Leadership: Put away the ego if you want every child to thrive

The following essay, by Rob Ford, was commissioned by the TES and appeared in their February 22nd 2019 edition.  It can be viewed online via the following link: https://www.tes.com/magazine/article/get-over-your-ego-if-you-want-all-pupils-thrive

I was in demand. My headteacher had asked me to lead on the development of the IB Diploma at our forward-thinking state school, one of the few schools adopting the Diploma in the South West.  Very soon, other schools became very interested in the IB and so very interested in the work I had been doing: invites piled up to speak at schools and conferences extolling why we were developing the IB in my school, and more importantly, how we were doing it.

My reaction was not an embrace of this new found fame, but a deep suspicion of it. I wanted to preserve the IB at my then school as something unique and different and definitely not something to share with state or independent schools. I wanted it to remain special. My ego had got in the way.

Thankfully, I have since come to my senses and have spent my subsequent career eulogising the virtues and benefits of educational collaborations, partnerships and networks in the UK and around the world. But I see it still see the same barrier of a school leader’s ego getting in the way of collaboration. It may even be worse, due to schools being more competitive and fearful thanks to league tables: sharing what we could all benefit from to raise standards and improve education may – they fear – see a drop in those tables.

I understand that. But by getting over my own reluctance, I ended up leading on a unique dynamic team network of state, independent and FE education organisations and individuals that developed the IB Diploma successfully as a community of schools. The collaboration was extraordinarily productive to enable us collectively to achieve what we did with little guidance other than our own resources and leadership. And because we had each other and had proved it could work and we had nothing to fear, we grew from this collaboration model.

I now realise that the stark alternative of isolation, introspection and an inward looking school unable to find answers or solutions is something only the most ego driven school leader would contemplate. This is especially true at a time when communication technology makes working together as educators and school leaders as easy as working with a school in Moldova or Indonesia as partnering with a school down the road in the Forest of Dean.

Ego-free leadership is not easy. But if we want our schools to thrive, it is essential.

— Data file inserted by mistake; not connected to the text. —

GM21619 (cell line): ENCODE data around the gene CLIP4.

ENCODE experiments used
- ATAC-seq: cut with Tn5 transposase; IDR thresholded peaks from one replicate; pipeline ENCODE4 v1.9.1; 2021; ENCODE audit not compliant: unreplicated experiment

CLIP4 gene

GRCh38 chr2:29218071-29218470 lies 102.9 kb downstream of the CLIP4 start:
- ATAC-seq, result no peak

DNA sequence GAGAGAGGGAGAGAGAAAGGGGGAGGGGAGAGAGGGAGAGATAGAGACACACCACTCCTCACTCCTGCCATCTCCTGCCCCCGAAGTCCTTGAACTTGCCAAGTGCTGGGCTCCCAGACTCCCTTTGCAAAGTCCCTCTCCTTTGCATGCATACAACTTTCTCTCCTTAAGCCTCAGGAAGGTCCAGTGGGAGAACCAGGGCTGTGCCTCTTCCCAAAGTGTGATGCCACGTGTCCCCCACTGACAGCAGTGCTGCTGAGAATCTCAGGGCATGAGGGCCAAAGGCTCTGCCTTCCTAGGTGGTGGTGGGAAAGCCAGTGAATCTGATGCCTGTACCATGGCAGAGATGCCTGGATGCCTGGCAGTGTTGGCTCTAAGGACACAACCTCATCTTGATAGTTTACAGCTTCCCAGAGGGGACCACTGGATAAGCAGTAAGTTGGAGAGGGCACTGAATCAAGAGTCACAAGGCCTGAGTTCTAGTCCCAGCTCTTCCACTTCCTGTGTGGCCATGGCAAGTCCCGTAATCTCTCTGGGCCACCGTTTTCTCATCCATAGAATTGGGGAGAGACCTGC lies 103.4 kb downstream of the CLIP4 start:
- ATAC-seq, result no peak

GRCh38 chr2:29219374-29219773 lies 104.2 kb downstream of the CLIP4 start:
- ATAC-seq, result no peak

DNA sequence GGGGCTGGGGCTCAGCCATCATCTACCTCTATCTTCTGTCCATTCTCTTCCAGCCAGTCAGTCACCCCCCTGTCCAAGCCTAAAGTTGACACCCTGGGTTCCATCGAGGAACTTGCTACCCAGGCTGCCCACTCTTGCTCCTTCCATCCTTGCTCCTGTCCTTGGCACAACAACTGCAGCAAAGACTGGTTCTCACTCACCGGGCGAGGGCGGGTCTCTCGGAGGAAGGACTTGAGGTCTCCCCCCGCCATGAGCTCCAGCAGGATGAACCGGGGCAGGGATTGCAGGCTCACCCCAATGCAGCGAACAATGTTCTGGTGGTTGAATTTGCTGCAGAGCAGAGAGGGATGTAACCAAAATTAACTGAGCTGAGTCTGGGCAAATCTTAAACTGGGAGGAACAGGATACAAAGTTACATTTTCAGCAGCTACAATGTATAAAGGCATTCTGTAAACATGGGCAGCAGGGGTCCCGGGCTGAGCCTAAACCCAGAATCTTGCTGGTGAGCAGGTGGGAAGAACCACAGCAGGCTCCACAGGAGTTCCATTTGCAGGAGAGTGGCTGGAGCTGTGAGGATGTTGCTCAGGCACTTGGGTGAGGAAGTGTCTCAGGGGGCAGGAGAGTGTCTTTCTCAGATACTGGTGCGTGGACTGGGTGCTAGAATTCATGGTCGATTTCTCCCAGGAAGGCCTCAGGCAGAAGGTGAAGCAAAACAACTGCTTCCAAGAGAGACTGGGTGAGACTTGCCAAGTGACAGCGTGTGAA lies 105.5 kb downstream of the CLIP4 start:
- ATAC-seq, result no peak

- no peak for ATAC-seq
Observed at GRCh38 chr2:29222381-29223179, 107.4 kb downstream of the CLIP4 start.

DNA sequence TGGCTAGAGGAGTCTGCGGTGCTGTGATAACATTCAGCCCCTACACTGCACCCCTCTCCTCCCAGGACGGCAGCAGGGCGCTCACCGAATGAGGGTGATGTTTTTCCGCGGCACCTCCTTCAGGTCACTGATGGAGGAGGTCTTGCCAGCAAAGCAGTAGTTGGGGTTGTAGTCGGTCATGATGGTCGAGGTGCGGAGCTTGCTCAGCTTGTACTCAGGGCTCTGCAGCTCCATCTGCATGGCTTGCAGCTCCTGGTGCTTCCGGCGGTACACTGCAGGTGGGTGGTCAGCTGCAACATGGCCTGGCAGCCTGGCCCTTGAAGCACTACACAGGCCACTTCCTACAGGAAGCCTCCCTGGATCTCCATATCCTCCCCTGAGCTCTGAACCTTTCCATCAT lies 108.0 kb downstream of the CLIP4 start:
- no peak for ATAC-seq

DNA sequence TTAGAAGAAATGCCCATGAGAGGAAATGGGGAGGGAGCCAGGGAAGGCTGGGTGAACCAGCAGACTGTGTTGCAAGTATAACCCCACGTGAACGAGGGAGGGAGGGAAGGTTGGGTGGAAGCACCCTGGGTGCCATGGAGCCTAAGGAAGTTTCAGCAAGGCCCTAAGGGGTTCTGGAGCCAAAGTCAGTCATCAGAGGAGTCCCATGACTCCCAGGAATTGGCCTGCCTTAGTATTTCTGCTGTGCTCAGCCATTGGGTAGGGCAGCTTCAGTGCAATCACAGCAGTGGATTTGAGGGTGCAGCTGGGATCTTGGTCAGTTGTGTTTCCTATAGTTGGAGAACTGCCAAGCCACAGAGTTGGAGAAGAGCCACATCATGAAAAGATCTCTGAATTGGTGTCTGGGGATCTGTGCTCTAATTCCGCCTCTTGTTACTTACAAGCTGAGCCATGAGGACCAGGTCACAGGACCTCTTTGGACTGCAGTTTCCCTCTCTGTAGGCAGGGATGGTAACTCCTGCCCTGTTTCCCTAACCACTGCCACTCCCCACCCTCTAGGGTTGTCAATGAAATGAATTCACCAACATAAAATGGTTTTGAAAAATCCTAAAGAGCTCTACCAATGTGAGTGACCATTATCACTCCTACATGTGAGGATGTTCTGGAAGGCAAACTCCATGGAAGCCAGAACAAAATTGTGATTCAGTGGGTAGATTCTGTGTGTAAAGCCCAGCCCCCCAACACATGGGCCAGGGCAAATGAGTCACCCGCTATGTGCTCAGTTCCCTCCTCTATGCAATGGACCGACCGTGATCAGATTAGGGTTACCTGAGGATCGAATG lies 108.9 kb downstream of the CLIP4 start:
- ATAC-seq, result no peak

My current school, Wyedean, could not exist in an introverted isolation at the southern end of the Forest of Dean. The game-changer for us was to engage with networks, partnerships and anyone who could offer an external perspective and challenge. I did not think we were doing it best, I did not think we were fine on our own, I did not assume no-one out there could tell me anything new. I did not fall victim to my ego, this time.

One school and one school leader does not have all the answers, especially in the very complex educational picture we inhabit in 2018. Through collaboration we can be challenged in our approaches and thinking in a way that pulls down the walls of our often self-constructed echo chambers of our individual school cultures.

We can do this formally and informally. Partnerships like the Challenge Partners network, British Council networks and the IB global family of schools are examples of collaboration networks we belong to that align with our school improvement and ethos of global learning. Informally, just having a network as a headteacher of other leaders can be invaluable – across phase and sector is best.

And it is useful to build this collaboration into the school vision: a key part of our school ethos is our commitment to work with any school and to collaborate to develop education and ideas that continues to enhance the education at Wyedean and, reciprocally, those we have the privilege to work with.

If you feel ego creeping in, it will not work. You have to know and believe that you do not have all the answers,m that you often do not even know the questions. Put your ego aside and you can ensure every child gets the education they deserve.

Rob Ford is Principal of Wyedean School


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